Two vials of insulin and a syringe

March 13, 2015, by Jackie Thompson

Careers in clinical research

By Katie Bonner, Employability Officer

Clinical research is a branch of healthcare science that determines the safety and effectiveness of medications, devices, diagnostic products and treatment regimens intended for human use. These may be used for prevention, treatment, diagnosis or for relieving symptoms of a disease. The types of products range from pills to creams, plasters to pace-makers.

All of these products need to be tested and trialled before becoming available on the market by law. Would you be willing to take a new pill without knowing the potential side effects or what it might do to your body?  So across the globe there are standardised clinical research protocols that need to be adhered to before a product is allowed out into the market.

At our event  Spotlight On… Contract Research, two speakers from the contract research industry, Emma Blount from PAREXEL  and Carrie Barker from Worldwide Clinical Trials, spoke about their routes into their current roles, gave an overview on what research and trials is and offered some advice on how to get a foot in the door.

How do I get in?

There are a few ways to get a job in the clinical trials sector.

One route is through the big pharmaceutical companies, such as AstraZeneca and GSK,  on a graduate research and development scheme.  These tend to be very competitive with lots of people vying for limited spaces. These two year programmes involve rotations around different departments, some of which are not linked to the lab, and you’ll be expected to make a significant contribution to the development of life-saving medicines from day one!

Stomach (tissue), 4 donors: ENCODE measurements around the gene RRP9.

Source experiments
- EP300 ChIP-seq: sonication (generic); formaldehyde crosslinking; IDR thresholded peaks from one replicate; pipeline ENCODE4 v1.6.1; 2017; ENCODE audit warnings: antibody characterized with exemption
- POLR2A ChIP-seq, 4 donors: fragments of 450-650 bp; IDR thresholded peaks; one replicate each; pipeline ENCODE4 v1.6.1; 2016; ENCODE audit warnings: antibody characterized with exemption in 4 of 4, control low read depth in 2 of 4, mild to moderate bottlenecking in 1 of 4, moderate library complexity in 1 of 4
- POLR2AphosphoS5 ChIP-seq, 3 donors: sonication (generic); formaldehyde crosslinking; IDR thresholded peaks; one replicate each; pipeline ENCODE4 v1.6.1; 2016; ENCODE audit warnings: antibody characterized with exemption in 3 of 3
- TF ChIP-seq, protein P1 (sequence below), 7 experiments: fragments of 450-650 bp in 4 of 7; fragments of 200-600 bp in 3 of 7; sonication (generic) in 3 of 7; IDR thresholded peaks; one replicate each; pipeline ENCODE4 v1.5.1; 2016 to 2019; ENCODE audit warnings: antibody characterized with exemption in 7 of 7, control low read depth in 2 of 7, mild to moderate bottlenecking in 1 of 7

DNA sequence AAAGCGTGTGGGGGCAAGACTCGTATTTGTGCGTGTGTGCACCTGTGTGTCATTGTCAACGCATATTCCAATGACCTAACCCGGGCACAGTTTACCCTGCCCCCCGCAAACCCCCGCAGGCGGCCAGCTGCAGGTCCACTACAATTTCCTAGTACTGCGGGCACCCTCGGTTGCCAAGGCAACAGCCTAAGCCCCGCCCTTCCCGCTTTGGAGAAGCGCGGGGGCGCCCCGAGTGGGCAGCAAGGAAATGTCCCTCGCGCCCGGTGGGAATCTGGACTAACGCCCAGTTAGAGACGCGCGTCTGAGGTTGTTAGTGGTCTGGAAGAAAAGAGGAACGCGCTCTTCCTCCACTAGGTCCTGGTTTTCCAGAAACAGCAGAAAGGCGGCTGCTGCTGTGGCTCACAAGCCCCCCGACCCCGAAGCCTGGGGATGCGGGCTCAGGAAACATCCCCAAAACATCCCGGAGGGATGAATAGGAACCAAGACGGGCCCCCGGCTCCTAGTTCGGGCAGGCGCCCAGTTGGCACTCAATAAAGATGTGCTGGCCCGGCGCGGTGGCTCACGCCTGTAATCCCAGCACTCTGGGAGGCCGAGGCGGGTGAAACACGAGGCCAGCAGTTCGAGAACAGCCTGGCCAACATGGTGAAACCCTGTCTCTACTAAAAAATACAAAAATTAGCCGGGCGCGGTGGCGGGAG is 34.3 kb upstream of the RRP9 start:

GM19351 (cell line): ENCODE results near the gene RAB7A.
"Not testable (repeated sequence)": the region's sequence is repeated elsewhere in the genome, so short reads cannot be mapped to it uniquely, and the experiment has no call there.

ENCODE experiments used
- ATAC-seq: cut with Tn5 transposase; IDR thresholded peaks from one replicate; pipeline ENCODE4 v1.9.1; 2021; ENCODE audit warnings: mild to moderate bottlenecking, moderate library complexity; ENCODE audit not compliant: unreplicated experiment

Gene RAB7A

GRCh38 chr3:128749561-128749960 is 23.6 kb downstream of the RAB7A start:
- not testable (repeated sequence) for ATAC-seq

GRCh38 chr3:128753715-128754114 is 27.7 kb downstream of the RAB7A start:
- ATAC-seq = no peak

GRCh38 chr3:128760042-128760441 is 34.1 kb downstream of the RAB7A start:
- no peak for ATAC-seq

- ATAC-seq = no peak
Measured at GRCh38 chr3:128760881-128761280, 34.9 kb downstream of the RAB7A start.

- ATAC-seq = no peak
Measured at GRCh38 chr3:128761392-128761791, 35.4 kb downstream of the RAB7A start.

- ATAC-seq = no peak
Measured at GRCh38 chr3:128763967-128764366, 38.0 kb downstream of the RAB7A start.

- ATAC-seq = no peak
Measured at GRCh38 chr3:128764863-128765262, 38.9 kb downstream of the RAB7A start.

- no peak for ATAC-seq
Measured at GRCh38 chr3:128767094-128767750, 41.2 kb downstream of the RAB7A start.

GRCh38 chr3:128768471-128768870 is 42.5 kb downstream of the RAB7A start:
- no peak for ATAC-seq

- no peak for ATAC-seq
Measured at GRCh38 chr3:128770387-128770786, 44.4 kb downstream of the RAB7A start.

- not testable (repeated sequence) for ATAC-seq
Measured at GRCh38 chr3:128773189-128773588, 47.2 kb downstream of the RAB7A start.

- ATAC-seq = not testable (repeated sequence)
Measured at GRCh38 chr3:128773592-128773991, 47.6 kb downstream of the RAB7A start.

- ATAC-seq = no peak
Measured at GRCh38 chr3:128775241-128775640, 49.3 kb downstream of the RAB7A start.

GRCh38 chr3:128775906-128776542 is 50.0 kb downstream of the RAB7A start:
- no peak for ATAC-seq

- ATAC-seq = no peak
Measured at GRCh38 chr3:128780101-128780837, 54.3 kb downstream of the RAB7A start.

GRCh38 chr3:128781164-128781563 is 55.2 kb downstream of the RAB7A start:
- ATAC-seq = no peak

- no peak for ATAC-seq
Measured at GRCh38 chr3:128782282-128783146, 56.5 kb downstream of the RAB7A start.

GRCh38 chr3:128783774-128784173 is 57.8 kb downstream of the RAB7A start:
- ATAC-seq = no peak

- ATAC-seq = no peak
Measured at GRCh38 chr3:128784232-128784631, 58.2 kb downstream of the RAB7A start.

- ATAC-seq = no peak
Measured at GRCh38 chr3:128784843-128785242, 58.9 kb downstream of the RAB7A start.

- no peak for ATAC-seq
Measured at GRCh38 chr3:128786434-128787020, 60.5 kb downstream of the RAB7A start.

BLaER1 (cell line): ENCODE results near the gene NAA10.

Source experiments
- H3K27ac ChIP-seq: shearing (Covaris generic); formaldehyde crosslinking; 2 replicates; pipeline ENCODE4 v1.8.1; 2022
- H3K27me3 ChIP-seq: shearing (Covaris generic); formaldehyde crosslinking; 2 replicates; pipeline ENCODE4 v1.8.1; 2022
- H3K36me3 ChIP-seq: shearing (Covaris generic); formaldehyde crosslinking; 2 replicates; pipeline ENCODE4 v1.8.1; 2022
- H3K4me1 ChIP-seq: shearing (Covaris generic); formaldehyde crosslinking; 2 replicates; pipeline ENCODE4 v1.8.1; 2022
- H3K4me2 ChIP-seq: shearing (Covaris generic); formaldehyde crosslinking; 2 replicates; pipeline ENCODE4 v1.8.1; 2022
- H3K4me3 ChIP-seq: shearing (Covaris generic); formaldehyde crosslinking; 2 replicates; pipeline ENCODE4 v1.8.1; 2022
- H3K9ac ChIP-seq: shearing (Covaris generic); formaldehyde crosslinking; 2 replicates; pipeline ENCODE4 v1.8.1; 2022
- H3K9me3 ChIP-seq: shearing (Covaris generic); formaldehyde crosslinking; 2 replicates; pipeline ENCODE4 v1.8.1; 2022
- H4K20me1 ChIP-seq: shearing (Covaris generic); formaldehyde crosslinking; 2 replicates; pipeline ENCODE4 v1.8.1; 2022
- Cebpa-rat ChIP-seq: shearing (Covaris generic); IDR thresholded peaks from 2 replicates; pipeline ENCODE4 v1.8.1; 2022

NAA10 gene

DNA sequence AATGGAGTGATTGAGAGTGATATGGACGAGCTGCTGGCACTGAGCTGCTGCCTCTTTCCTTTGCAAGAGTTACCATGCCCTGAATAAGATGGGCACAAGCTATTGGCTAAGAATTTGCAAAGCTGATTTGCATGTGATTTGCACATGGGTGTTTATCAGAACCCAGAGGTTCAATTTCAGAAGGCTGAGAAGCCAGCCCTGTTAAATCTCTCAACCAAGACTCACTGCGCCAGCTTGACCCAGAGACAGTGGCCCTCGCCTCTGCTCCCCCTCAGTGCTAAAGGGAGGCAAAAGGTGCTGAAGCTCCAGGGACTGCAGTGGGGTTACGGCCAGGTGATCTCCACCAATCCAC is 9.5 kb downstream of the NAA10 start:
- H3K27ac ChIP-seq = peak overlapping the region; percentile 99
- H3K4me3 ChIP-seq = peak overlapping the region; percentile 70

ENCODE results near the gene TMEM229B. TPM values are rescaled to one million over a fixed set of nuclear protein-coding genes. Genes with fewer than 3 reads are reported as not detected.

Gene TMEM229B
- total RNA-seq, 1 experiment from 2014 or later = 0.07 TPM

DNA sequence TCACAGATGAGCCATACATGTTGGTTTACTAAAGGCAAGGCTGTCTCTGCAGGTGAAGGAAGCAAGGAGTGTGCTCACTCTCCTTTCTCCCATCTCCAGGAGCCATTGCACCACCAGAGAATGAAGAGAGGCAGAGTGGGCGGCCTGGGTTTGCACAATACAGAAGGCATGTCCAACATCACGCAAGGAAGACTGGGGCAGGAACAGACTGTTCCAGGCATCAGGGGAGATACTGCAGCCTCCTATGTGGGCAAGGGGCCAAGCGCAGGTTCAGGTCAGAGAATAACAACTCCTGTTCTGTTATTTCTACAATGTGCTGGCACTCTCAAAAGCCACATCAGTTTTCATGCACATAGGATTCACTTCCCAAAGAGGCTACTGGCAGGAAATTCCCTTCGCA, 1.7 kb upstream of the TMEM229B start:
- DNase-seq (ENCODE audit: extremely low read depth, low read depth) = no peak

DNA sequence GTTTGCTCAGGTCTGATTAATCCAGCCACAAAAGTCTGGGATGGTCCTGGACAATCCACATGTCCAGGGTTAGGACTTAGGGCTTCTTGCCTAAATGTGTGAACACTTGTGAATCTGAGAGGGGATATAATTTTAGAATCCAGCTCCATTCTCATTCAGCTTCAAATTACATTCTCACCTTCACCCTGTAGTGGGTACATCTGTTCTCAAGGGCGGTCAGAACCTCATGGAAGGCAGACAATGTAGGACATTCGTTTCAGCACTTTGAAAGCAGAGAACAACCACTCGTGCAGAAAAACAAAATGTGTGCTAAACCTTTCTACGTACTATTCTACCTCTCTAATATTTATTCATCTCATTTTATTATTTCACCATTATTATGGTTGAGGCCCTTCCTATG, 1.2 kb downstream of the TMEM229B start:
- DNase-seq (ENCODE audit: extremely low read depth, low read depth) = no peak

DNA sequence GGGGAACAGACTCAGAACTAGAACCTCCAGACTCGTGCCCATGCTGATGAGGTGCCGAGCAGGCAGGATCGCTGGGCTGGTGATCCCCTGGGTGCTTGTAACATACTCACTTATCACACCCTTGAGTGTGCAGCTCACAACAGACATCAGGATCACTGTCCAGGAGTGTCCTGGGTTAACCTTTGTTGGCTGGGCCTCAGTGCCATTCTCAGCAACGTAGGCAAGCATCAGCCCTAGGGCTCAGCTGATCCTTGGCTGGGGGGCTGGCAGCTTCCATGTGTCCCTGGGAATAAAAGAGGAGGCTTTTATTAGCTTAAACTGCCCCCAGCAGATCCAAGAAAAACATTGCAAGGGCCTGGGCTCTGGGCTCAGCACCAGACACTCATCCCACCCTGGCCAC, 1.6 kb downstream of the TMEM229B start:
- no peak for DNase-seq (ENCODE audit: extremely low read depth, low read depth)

Alternatively you could be working for a contract research organisation (CRO) which is an independent organisation that steps into the development process once a pharma company has identified a promising new molecule. Typically, a CRO will organise and conduct clinical trials to test the new molecule in humans. As independent companies, they offer an objective assessment of a new drug in the clinical setting and, because they partner with many companies, typically offer broader experience than if the pharma company organised the trials themselves.

If a graduate scheme with a pharma is not for you and you’re still exploring the idea of clinical trials, you might want to consider an entry level job in a CRO or other organisation. This could be a laboratory assistant or a study co-ordinator with a small to medium-sized company in your local area. Once you’ve secured a job take the opportunity to ask lots of questions about the opportunities open to you now and in the future and build your network of contacts. You’ll soon find if your transferable skills and your own personal interests fit with a role within clinical trials.

Where could I work?

There are a range of organisations that might provide opportunities in clinical trials and research. For example, are there any large hospitals in your local area or is there a hub of science-based activity where small to medium-sized enterprises (SMEs) can rent lab and office space, such as BioCity in Nottingham?

The kind of organisations that you may wish to consider include:

There are pockets of clinical research companies across the UK including the East Midlands,  Slough, Maidenhead, Manchester and Cambridge.

What skills and knowledge do I need?

The world of clinical trials is incredibly varied which means your skills set will be too. The key attributes that employers will be looking for are:

  • organisational skills
  • attention to detail
  • ability to communicate with a range of people
  • patience and a level head
  • diplomacy
  • a willingness to learn

While a science background is not essential for all roles, if you’re looking for an opportunity to become a clinical research associate or lab technician then having a science degree is important.

Once you’ve got your foot in the door, you can use your networking skills to make contacts, express an interest in other areas and move around the company to get to the role you want.

If you’re interested in exploring your options in clinical trials and research, book an appointment with a careers adviser through My Career.

Also keep an eye out on our other Spotlight On… events coming up including:

  • Spotlight On… Medical Sales on Wednesday 18 March,
  • Spotlight On… Science Careers Outside the lab on Wednesday 25 March
  • Spotlight On… Science and the Media on Wednesday 29 April


Source of image: The Gift of Life by Melissa Johnson

Posted in Careers Advice